Robert Barnes: The real-life Supreme Court intruded into the Ketanji Brown Jackson hearings when the Supreme Court announced Wednesday that it was overturning a decision by the Wisconsin Supreme Court to impose legislative redistricting maps drawn by the state’s Democratic governor. Sen. Amy Klobuchar (D-Minn.) used it as an example of the court’s “shadow docket,” in which the court rules on important decisions brought to it on an emergency basis. Klobuchar read from the dissent by Democratic-appointed Justices Sonia Sotomayor and Elena Kagan but did not ask Jackson to comment.
Robert Barnes, Reporter covering the U.S. Supreme Court
12:45 p.m.
Headshot of Mike DeBonis
Mike DeBonis: Graham’s tense exchange with Jackson over her sentencing practices in child pornography cases came after Graham’s time had expired. But Jackson insisted on responding to an earlier point and thus prompted another eight minutes of discussion on the topic that allowed Graham to hammer his attacks. “You can be doing this for 15 minutes, and all of a sudden you are looking at 30, 40, 50 years in prison,” Jackson said, explaining her thinking in such cases. “Good, good. Absolutely good,” Graham thundered. “So you don’t think that’s a bad thing. I think that’s a horrible thing.” Typically nominees are advised to keep their responses short and to the point and to save their rebuttal for exchanges with friendly senators. Jackson has been careful through the hearing to avoid stepping into GOP traps, but this was rare instance where she created one.
Mike DeBonis, Congressional reporter covering the House of Representatives
12:29 p.m.
Headshot of Seung Min Kim
Seung Min Kim: The audience in the hearing room — pandemic-packed with Jackson’s supporters, family and passersby wanting to witness history — has been largely quiet during the hours of grilling that she has endured this week, even in the more tense moments. Not so when Graham questioned her Wednesday. As he repeatedly interrupted Jackson, some audience members were murmuring sounds of disapproval. At least one woman muttered “shut up” as Graham again interjected. And later, when Sen. Dianne Feinstein (D-Calif.) praised Jackson for her “stamina,” many of the women in the audience knowingly chuckled.
Seung Min Kim, White House reporter
10:42 a.m.
Headshot of Robert Barnes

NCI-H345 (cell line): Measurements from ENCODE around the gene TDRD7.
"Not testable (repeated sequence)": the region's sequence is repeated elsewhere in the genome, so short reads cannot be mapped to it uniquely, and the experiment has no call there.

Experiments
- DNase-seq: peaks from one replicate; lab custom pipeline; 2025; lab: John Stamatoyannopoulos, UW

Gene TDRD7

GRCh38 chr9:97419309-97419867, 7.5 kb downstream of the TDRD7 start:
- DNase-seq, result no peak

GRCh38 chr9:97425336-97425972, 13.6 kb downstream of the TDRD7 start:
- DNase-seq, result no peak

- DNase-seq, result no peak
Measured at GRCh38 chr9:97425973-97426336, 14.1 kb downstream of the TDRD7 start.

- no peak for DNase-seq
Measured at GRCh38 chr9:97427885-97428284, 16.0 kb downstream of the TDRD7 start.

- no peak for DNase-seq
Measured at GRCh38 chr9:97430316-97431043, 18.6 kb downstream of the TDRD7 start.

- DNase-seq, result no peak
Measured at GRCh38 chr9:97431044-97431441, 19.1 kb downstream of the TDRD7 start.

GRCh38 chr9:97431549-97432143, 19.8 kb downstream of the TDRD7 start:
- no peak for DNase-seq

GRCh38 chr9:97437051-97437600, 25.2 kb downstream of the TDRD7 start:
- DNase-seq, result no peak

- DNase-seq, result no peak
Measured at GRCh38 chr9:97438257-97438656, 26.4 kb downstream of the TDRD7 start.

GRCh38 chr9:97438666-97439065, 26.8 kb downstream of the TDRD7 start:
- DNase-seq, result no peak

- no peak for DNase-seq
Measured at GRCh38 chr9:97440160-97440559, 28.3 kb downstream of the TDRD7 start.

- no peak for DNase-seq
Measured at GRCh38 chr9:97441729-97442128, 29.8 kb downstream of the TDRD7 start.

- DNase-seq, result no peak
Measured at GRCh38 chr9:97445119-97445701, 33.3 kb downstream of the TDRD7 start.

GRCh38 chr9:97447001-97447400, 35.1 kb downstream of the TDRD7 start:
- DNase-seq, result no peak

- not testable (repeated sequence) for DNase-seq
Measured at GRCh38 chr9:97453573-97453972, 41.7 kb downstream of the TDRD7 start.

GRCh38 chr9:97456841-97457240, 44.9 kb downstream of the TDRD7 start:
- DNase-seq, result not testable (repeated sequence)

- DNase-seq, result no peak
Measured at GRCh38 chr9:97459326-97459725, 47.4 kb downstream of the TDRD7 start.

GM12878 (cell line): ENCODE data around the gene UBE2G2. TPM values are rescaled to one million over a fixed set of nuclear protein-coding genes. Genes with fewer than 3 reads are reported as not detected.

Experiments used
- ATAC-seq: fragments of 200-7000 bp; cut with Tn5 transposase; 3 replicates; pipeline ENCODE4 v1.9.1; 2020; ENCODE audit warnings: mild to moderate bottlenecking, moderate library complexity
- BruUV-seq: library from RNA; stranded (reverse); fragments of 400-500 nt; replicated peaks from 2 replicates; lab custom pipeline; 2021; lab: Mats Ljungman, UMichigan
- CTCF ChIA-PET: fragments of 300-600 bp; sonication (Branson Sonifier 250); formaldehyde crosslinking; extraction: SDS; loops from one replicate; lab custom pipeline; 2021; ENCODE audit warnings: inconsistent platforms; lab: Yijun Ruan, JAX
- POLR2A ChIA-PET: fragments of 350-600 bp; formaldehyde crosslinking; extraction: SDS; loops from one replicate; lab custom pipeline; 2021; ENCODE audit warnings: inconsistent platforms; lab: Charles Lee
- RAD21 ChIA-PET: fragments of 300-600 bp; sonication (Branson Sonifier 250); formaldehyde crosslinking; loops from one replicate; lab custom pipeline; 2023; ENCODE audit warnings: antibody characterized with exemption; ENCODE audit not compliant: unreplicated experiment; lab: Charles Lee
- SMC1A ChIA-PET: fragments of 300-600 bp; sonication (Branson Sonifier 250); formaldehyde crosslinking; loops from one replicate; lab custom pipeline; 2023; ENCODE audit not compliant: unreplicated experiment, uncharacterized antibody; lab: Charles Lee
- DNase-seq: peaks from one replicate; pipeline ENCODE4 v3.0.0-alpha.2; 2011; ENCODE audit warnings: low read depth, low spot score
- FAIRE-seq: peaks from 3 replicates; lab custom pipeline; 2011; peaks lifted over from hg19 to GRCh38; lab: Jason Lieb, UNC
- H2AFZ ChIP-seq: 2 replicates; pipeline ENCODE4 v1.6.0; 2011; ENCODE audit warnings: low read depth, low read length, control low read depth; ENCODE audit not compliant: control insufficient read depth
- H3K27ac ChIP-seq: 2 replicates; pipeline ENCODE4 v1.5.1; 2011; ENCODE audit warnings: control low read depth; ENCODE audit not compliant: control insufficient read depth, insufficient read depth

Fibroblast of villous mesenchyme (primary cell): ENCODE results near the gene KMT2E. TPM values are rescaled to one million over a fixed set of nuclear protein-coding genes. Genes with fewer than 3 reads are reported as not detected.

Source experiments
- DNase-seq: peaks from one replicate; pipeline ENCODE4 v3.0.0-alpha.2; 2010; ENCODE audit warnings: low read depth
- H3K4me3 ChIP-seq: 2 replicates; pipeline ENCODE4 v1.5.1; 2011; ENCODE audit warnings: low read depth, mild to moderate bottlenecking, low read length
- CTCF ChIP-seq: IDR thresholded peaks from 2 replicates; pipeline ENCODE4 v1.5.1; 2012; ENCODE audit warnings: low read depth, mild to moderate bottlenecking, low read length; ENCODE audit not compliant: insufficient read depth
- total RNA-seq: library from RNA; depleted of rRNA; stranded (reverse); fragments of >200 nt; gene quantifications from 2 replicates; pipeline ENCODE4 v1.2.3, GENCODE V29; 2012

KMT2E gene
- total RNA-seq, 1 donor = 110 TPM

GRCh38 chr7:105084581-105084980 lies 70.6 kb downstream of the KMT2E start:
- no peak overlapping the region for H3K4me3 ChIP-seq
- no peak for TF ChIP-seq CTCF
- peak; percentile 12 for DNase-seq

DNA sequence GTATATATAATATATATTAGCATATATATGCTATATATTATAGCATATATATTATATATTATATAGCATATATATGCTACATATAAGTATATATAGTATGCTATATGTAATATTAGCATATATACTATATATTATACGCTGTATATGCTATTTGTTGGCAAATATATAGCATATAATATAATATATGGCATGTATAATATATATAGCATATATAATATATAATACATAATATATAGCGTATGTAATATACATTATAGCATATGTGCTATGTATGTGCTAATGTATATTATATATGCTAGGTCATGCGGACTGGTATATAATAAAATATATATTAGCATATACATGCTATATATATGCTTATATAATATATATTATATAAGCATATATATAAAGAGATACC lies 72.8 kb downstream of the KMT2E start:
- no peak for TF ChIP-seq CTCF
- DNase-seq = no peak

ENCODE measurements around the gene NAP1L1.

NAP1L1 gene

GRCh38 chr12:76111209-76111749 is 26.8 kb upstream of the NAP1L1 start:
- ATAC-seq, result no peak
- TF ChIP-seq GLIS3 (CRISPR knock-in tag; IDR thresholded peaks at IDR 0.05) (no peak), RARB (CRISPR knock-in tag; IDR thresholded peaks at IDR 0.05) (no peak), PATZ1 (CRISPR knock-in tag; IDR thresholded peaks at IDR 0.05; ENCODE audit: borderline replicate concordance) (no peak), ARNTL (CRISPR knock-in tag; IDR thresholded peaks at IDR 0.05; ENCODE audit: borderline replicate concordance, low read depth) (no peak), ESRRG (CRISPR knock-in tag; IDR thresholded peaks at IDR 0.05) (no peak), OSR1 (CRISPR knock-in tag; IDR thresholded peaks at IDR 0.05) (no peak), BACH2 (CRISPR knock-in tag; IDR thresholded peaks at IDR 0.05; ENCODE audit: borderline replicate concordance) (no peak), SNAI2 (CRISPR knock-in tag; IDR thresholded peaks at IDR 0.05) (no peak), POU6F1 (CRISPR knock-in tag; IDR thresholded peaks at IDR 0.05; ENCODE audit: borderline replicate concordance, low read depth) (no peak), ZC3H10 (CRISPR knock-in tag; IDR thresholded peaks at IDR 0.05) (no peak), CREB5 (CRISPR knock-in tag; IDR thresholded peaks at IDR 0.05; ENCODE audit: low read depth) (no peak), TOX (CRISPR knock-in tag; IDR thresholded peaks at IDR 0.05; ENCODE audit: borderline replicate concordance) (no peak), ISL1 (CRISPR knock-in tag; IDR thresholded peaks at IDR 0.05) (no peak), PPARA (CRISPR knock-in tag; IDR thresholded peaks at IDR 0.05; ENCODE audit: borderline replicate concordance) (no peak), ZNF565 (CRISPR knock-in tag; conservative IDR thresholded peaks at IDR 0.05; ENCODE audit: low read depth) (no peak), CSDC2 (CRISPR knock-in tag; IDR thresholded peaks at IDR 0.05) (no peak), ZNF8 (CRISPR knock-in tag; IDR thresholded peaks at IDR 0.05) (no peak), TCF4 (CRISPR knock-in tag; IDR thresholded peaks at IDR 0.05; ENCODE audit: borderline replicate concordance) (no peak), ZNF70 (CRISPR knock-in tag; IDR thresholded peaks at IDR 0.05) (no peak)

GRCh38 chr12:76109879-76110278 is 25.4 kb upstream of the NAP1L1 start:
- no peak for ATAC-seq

Robert Barnes: In questioning Jackson about an amicus brief she wrote supporting a Massachusetts buffer zone law around health facilities, Sen. Thom Tillis (R-N.C.) indicated the Supreme Court ultimately found the law unconstitutional. But the court’s 2014 ruling in McCullen v. Coakley was about a replacement law the state passed in 2007, because it thought the original law not strict enough.
Robert Barnes, Reporter covering the U.S. Supreme Court
10:19 a.m.
Headshot of Ann Marimow
Ann Marimow: Sen. Thom Tillis (R-N.C.) is asking Jackson about an amicus brief she wrote as a lawyer in private practice on behalf of women’s groups defending a Massachusetts law that kept abortion protesters away from the entrance to clinics. The law was based on a Colorado buffer zone measure that has been upheld by the Supreme Court. The Massachusetts law was upheld by the U.S. Court of Appeals for the 1st Circuit, and the Supreme Court denied review.
Ann Marimow, Legal affairs reporter
9:46 a.m.
Headshot of Seung Min Kim
Seung Min Kim: What caught my attention this morning from Sen. Jon Ossoff’s (D-Ga.) line of questioning was that it appears to be the first time a senator has asked Jackson directly about her rulings on executive power involving the Trump administration. As a trial court judge in Washington, Jackson had a chance to weigh in on a dispute between the former president and House Democrats as lawmakers sought testimony from Donald McGahn, the former White House counsel. She sided with Congress in a 2019 decision that included one of her most notable lines in a decision: “Presidents are not kings.”
Seung Min Kim, White House reporter